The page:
Trying to voyage through Voyant

This week’s challenge for Digital History was to use the text analysis web-based program Voyant. From the Voyant homepage one can copy and paste a URL or text into the box, or upload a document or zip file. Through the reveal button, Voyant magically goes to work examining the text and determining the most common terms used within the text.

I copied and pasted the URL for the Toronto Star into the Voyant search box. After hitting the reveal button a new page opened up, that displayed the title ‘www.thestar.com|Toronto Star|Canada’s largest daily,’ along with the word tokens, word types and density. Opening the document further revealed a more detailed summary of the URL in seven different windows:

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Each window acting as a different textual analysis tool for determining and comparing the common terms used in the text. The ‘Cirrus’ tool creates a pretty compilation of the most common words, while the ‘Corpus’ tool provides a word count, highlights particular common words in the text, then plots the information on a graph. Through this tool, one can compare the commonality between terms.

But wait… wouldn’t the most common terms be words like ‘a’, ‘the’, ‘is’? Voyant has figured that out…through options one can omit certain words and refine the results so they show more maybe untypical common words.

This was the Cirrus image I got from the Toronto Star URL (after omitting a number of common words like newspaper and subscribe):

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What I thought was really interesting was that the word ‘digital’ was the most predominate word that was displayed on the main page of the Toronto Star…maybe they are catching onto the new digital sphere of media. Similarly the word ‘video,’ is common, which adds to a change towards digital online news. The other common words are predictable of what I thought would have come up, this includes terms relating to Toronto and the newspaper itself, such as ‘leafs’ or ‘gta’. Apparently ‘bieber’ is really everywhere too.

After looking at the Toronto Star, I wanted to see what would happen when I put in the URL for its counterpart; that of the Globe and Mail. The following is the Cirrus image from the Globe and Mail (after omitting some words):

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What is interesting about the Globe and Mail’s Cirrus image is that ‘business’ and ‘blackberry,’ are the most used words from the main page. This to me adds to the perception of the Globe and Mail being aimed more to a more educated and business savvy reader. Similar words appear between the two newspaper’s images, but are of different sizes, which is interesting when they focus on the same news of the day. Words such as ‘digital’ and ‘video’ appear in the Globe and Mail image as well, but are smaller in comparison to that of the Toronto Star.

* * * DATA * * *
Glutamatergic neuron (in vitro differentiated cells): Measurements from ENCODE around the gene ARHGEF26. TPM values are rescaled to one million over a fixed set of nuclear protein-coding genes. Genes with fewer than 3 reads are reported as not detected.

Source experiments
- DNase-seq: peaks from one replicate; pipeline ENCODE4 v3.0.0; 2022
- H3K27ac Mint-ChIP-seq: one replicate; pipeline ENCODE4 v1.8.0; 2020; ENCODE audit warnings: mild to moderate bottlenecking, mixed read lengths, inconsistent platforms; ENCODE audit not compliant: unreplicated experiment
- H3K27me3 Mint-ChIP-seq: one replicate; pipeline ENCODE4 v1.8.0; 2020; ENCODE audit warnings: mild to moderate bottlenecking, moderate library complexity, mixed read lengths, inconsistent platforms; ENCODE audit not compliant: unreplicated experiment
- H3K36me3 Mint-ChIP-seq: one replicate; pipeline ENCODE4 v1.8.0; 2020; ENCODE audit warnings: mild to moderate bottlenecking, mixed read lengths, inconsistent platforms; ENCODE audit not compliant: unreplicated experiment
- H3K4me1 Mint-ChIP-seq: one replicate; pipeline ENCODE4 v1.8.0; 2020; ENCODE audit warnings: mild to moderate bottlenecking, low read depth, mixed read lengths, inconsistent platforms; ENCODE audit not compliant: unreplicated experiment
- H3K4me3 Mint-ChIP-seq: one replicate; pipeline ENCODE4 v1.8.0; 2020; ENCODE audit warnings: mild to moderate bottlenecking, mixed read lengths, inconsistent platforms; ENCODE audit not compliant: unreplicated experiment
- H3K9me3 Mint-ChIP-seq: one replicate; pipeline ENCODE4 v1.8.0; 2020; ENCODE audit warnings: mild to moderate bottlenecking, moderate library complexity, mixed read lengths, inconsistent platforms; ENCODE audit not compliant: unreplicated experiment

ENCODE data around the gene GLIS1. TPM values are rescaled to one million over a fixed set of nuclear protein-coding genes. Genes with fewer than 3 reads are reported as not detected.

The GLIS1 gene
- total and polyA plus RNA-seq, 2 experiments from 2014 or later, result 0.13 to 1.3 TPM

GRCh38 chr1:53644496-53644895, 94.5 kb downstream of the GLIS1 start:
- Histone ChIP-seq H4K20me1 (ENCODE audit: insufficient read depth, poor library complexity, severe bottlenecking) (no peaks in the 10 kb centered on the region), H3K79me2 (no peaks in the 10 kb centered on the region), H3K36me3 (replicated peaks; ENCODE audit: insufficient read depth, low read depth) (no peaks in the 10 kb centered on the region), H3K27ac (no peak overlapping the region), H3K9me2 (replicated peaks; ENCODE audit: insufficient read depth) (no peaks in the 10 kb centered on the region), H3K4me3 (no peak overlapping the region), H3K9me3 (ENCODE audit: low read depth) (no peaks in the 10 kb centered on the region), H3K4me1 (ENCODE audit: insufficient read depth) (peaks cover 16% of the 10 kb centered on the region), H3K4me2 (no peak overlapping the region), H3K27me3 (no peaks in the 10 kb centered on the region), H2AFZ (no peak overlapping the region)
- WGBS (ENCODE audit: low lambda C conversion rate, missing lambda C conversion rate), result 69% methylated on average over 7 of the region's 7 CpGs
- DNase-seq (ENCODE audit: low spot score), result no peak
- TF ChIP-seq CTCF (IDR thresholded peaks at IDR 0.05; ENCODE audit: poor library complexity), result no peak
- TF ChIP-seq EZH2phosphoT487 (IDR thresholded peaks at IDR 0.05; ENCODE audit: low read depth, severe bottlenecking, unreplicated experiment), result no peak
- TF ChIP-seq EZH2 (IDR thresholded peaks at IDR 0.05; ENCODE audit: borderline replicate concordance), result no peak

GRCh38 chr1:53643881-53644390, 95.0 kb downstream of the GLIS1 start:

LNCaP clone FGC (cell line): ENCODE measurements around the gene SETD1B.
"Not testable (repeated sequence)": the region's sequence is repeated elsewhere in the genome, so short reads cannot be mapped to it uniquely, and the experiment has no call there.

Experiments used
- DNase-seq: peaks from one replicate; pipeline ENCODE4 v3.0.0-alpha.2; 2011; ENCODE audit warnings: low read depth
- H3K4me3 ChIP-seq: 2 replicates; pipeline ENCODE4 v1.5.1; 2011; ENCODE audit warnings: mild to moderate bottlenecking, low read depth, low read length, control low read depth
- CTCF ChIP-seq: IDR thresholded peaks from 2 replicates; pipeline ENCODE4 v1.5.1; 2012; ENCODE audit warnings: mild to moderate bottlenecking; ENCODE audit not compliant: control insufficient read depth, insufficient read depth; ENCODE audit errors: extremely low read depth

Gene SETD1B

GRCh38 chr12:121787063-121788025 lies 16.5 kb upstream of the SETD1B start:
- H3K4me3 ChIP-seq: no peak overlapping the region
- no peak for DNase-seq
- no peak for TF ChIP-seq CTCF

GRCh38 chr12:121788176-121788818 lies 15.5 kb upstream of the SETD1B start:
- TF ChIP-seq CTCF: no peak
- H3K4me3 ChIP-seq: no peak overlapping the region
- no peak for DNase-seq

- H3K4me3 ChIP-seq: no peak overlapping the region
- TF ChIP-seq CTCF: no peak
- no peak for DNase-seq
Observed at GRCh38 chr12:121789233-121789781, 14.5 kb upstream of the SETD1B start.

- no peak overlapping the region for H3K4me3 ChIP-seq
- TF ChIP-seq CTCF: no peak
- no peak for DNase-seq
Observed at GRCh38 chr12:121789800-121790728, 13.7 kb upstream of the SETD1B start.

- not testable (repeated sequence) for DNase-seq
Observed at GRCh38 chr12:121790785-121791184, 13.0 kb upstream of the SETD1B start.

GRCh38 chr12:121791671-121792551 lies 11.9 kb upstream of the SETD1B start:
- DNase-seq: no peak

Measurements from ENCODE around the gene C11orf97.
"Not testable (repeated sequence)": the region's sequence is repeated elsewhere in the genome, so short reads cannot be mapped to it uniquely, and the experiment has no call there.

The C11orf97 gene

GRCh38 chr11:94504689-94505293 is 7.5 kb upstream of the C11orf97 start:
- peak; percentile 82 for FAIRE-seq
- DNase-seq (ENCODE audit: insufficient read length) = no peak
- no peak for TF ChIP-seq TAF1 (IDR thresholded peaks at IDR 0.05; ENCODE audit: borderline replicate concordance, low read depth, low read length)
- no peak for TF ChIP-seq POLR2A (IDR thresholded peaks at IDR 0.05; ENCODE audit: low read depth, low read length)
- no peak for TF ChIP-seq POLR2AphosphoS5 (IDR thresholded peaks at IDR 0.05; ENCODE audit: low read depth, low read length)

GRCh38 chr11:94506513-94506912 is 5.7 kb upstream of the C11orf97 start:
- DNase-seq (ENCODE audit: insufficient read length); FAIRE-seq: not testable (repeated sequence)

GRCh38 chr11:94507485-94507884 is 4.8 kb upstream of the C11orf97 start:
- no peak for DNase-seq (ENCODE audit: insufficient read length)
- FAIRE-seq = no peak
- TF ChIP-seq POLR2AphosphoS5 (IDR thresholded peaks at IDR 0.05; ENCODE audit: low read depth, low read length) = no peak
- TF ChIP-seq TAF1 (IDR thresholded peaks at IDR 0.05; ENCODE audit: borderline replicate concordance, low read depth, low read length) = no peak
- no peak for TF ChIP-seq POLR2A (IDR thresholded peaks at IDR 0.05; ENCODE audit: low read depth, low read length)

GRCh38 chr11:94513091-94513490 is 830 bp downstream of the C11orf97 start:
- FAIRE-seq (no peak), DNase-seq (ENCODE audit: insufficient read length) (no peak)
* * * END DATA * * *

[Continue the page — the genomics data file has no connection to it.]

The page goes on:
After voyaging around Voyant, comparing common terms and omitting certain words to see changes, I started to wonder how can this site be useful in our society?

1) Advertisement: I plugged in Tourism London’s URL, and it made a great image with the common terms, ‘museums,’ ‘sports’, ‘family’, and ‘culinary.’ This is a simple way to summarize what the city (or any place) has to offer to its interested visitors.

2) Trends in Society: I then put in the ‘American Top 40’ URL, as I wanted to see what were the common terms amongst the most popular songs today, and who would be the artist that would stand out. ‘Love’ of course was the most common word used, followed by ‘gone’, ‘night’ and ‘Justin.’ The problem with names is that it could be different people; Justin Timberlake or Justin Bieber, one has to look more at the Corpus listing of the term.

3) Themes in a book or journal article: Lastly, I copied and pasted a full article on ‘Picasso and Iberian Sculpture’ by James Sweeney, into the Voyant search box. The common words that came up included, ‘African’, ‘bronze’, ‘Paris’ and ‘art’. All these words are all predictably common to the article, or what one could extract from an abstract on the article…but Voyant can do it in seconds and then terms can be compared on the graph and a word count is given for each.

In the end, I think that this a cool tool to utilize, but really it is very similar to tags that someone uses for a blog, or hashtags# that someone would use for twitter; summarizing the key points for the viewer.

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